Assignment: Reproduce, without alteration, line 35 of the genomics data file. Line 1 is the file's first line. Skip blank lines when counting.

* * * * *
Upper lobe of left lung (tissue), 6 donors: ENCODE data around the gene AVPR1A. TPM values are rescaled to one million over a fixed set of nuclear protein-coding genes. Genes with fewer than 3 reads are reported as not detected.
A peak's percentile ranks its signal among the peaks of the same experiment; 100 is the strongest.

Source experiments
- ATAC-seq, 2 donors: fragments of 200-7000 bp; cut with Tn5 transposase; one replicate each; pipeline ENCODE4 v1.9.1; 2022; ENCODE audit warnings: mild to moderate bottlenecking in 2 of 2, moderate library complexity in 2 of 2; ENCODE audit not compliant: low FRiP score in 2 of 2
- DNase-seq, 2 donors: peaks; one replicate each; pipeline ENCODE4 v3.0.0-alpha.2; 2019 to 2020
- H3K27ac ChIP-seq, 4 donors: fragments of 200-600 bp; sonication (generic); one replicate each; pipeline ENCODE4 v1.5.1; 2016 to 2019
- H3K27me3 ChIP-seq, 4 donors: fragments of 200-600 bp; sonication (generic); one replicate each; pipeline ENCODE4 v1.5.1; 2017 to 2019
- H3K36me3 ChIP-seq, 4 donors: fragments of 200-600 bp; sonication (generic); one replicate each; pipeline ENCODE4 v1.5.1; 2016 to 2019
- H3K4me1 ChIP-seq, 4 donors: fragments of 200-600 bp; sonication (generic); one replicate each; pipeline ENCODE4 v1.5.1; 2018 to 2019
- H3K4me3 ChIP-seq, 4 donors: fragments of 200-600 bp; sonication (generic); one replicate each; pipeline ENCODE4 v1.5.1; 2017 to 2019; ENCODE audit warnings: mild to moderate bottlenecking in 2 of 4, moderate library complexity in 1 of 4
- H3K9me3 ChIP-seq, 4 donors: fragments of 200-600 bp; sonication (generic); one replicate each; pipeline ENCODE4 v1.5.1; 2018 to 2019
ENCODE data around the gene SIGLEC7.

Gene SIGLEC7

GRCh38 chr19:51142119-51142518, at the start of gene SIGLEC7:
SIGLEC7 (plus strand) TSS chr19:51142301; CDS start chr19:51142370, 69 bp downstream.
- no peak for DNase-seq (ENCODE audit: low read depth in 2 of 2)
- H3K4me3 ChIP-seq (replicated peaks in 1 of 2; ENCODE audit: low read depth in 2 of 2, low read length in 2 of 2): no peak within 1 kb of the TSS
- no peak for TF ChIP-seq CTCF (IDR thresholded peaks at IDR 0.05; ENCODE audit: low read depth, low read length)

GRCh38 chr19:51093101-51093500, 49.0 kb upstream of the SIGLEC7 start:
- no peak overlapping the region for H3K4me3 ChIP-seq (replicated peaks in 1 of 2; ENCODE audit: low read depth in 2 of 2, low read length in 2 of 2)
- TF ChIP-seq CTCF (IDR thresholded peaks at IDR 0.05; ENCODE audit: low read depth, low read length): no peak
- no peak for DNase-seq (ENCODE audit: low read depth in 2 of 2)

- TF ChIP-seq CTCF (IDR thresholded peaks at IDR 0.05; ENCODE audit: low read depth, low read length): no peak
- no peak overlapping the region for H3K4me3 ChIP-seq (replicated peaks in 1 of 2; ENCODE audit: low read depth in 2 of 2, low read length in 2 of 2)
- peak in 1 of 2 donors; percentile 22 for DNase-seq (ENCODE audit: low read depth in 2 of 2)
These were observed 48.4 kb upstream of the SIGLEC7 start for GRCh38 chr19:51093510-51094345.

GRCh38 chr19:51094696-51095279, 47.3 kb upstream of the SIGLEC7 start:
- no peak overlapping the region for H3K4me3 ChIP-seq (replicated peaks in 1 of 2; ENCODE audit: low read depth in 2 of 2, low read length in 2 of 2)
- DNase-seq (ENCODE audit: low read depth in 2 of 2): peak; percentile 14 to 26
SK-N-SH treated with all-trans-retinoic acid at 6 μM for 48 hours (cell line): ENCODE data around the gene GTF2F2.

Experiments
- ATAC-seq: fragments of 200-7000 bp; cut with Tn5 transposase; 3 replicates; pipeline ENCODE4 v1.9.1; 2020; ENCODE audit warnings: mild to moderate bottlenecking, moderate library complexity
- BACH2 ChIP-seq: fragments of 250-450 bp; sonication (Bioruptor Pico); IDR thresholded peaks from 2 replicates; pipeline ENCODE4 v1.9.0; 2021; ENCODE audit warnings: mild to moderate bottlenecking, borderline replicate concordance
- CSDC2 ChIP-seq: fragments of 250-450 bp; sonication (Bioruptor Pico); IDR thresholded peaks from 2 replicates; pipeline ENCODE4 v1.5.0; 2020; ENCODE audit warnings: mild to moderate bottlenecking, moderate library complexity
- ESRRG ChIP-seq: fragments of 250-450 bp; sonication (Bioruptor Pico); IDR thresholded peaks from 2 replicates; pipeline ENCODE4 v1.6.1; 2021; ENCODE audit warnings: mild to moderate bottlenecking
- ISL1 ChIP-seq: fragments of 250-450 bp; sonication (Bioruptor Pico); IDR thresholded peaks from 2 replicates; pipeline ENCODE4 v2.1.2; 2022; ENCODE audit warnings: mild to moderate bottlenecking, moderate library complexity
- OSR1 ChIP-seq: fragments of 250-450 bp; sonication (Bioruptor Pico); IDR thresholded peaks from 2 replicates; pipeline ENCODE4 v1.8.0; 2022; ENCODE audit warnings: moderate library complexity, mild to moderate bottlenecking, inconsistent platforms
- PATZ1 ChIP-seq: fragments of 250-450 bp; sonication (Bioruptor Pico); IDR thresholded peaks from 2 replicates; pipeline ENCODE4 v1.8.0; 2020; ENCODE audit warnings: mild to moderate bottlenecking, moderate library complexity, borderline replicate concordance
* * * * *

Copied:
- ESRRG ChIP-seq: fragments of 250-450 bp; sonication (Bioruptor Pico); IDR thresholded peaks from 2 replicates; pipeline ENCODE4 v1.6.1; 2021; ENCODE audit warnings: mild to moderate bottlenecking